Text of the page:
166. Marrubium vulgare, Linn.—White Horehound.

Tribe IV. Stachydeae, Benth.
Stamens 4, ascending under the helmet (which is usually concave).

Sex. Syst. Didynamia, Gymnospermia.

History.—This is the plant which is called Πράσιον by Hippocrates, Theophrastus, and Dioscorides; [Lib. iii. cap. 119.] and Marrubium by Pliny. [Hist. Nat. lib. xx. cap. 89, ed. Valp.]

Botany. Gen. Char.—Calyx tubular, 5—10-nerved, equal; teeth 5—10, acute, somewhat spinous, nearly equal, erect, or often spreading at maturity. Corolla with an inclosed tube, which is naked inside, or somewhat annulated, and a 2-lipped limb; the upper lip erect, flattish or concave, entire or shortly bifid; the lower lip trifid, spreading, the middle lobe the broadest, often emarginate. Stamens inclosed within the tube of the corolla; anthers with 2 straggling, somewhat confluent cells, all nearly alike. Style bifid at the apex, with short obtuse lobes. Nucules obtuse, not truncate at the apex (Bentham).

Sp. Char.—Branches white-woolly. Leaves ovate or rounded, softly villous, greenish or white-woolly beneath, crenate. Whorls many-flowered. Calyx villose, woolly, with 10 subulate, recurved-spreading or woolly teeth. Corolla with an oblong helmet, bifid at the point (Bentham). Flowers white.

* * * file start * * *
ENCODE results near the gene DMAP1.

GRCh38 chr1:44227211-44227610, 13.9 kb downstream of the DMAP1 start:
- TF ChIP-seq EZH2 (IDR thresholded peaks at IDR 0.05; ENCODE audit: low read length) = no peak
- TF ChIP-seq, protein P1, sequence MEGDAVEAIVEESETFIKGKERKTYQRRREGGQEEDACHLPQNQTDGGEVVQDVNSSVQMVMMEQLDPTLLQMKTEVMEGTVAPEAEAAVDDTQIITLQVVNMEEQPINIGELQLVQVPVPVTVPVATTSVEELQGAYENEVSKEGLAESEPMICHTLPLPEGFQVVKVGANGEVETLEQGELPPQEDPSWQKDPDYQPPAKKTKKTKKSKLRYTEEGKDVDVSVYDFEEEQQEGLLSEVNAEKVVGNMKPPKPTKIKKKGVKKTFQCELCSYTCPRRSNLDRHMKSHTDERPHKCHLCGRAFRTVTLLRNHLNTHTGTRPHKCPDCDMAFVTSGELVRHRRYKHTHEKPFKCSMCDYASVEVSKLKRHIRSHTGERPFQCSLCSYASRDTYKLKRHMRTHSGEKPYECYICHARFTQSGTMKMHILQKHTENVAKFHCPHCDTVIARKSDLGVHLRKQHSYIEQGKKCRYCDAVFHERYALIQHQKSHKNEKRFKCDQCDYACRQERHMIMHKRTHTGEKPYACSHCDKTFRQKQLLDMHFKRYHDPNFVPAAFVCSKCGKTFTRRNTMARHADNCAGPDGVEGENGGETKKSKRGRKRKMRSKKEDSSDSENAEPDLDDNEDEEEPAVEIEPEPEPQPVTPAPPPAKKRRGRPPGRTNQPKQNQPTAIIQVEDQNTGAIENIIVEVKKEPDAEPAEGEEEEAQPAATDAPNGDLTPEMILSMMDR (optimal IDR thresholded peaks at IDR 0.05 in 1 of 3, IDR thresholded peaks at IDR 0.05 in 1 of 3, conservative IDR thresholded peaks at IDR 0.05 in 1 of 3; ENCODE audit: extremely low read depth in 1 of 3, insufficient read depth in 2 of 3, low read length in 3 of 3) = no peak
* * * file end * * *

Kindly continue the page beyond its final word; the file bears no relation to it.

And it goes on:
Hab.—Dry,waste grounds. Indigenous. Grows in most parts of Europe; also in Asia and America. Flowers in July.

Properties.—The whole herb (herba marrubii) is used in medicine. It has an aromatic odour, and a bitter taste. Sesquichloride of iron communicates an olive-green tint (tannate of iron) to the cold watery infusion.

Composition.—Its bitterness depends on extractive; its aromatic properties on volatile oil. Besides these principles it contains resin, tannic acid, bitter matter, and woody fibre.

Physiological Effects.—Horehound is tonic, mildly stimulant, and, in large doses, laxative. Taken in the form of infusion, it promotes the secretions of the skin and kidneys. It was formerly supposed to possess emmenagogue properties.

Uses.—It is rarely employed by medical practitioners. As a domestic remedy it is used in chronic pulmonary complaints, especially catarrh. It was formerly given in uterine and hepatic affections.

Administration.—Horehound tea (prepared by infusing an ounce of the herb in a pint of boiling water) is taken in the dose of a wineglassful. Syrup of horehound (prepared with the infusion and sugar) is a popular remedy, and is kept in the shops. Candied horehound ought to be made of the same ingredients.

Ballota Nigra, Linn., or Stinking Black Horehound, possesses similar properties to the Marrubium vulgare.

The Elements of Materia Medica and Therapeutics, Vol. II, 3th American ed., was written by Jonathan Pereira in 1854.